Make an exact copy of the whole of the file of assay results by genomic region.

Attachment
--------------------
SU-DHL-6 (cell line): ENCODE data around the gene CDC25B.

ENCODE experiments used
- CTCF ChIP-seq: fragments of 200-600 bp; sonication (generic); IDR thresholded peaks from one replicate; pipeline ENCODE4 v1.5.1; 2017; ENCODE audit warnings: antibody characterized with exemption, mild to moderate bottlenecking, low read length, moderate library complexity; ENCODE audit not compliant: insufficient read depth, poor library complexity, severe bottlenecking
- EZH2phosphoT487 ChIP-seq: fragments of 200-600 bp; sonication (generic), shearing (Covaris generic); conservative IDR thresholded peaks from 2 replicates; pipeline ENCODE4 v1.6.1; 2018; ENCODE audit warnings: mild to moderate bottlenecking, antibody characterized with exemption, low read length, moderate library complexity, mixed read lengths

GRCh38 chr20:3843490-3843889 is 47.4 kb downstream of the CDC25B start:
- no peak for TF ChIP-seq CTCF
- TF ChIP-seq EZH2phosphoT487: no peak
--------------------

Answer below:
SU-DHL-6 (cell line): ENCODE data around the gene CDC25B.

ENCODE experiments used
- CTCF ChIP-seq: fragments of 200-600 bp; sonication (generic); IDR thresholded peaks from one replicate; pipeline ENCODE4 v1.5.1; 2017; ENCODE audit warnings: antibody characterized with exemption, mild to moderate bottlenecking, low read length, moderate library complexity; ENCODE audit not compliant: insufficient read depth, poor library complexity, severe bottlenecking
- EZH2phosphoT487 ChIP-seq: fragments of 200-600 bp; sonication (generic), shearing (Covaris generic); conservative IDR thresholded peaks from 2 replicates; pipeline ENCODE4 v1.6.1; 2018; ENCODE audit warnings: mild to moderate bottlenecking, antibody characterized with exemption, low read length, moderate library complexity, mixed read lengths

GRCh38 chr20:3843490-3843889 is 47.4 kb downstream of the CDC25B start:
- no peak for TF ChIP-seq CTCF
- TF ChIP-seq EZH2phosphoT487: no peak